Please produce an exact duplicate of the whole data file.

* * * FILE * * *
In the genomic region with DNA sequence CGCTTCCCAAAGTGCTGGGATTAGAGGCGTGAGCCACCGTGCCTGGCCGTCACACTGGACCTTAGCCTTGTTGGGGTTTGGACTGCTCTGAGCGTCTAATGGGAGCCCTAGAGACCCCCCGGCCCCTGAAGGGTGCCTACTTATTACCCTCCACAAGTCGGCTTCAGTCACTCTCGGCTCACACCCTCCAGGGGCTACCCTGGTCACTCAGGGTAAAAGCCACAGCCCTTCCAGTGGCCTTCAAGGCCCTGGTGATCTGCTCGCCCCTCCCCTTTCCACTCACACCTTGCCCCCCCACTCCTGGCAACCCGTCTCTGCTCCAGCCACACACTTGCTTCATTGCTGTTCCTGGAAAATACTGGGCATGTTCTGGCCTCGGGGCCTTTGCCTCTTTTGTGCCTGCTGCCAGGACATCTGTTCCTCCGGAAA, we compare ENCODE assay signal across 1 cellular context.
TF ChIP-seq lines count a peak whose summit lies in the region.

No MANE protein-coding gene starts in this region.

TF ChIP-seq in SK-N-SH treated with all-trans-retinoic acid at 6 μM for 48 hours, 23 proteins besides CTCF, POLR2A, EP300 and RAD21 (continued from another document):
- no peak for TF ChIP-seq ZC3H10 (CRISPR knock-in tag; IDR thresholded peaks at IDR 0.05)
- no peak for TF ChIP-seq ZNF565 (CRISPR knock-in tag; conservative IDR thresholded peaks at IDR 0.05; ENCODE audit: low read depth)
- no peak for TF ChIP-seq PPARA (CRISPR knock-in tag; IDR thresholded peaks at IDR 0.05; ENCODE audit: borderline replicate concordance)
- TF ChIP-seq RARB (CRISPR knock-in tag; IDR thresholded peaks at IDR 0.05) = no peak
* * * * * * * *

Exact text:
In the genomic region with DNA sequence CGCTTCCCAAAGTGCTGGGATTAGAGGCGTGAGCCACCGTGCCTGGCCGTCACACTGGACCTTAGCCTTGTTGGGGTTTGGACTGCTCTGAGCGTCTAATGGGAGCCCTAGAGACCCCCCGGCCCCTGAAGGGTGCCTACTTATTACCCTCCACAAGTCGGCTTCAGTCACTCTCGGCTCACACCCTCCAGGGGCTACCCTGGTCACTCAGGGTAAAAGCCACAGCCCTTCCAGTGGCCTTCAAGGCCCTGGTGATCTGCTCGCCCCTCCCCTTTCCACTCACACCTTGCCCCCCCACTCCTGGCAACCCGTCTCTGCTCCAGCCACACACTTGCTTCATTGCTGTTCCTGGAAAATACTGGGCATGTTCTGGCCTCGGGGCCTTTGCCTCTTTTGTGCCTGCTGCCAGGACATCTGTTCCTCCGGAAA, we compare ENCODE assay signal across 1 cellular context.
TF ChIP-seq lines count a peak whose summit lies in the region.

No MANE protein-coding gene starts in this region.

TF ChIP-seq in SK-N-SH treated with all-trans-retinoic acid at 6 μM for 48 hours, 23 proteins besides CTCF, POLR2A, EP300 and RAD21 (continued from another document):
- no peak for TF ChIP-seq ZC3H10 (CRISPR knock-in tag; IDR thresholded peaks at IDR 0.05)
- no peak for TF ChIP-seq ZNF565 (CRISPR knock-in tag; conservative IDR thresholded peaks at IDR 0.05; ENCODE audit: low read depth)
- no peak for TF ChIP-seq PPARA (CRISPR knock-in tag; IDR thresholded peaks at IDR 0.05; ENCODE audit: borderline replicate concordance)
- TF ChIP-seq RARB (CRISPR knock-in tag; IDR thresholded peaks at IDR 0.05) = no peak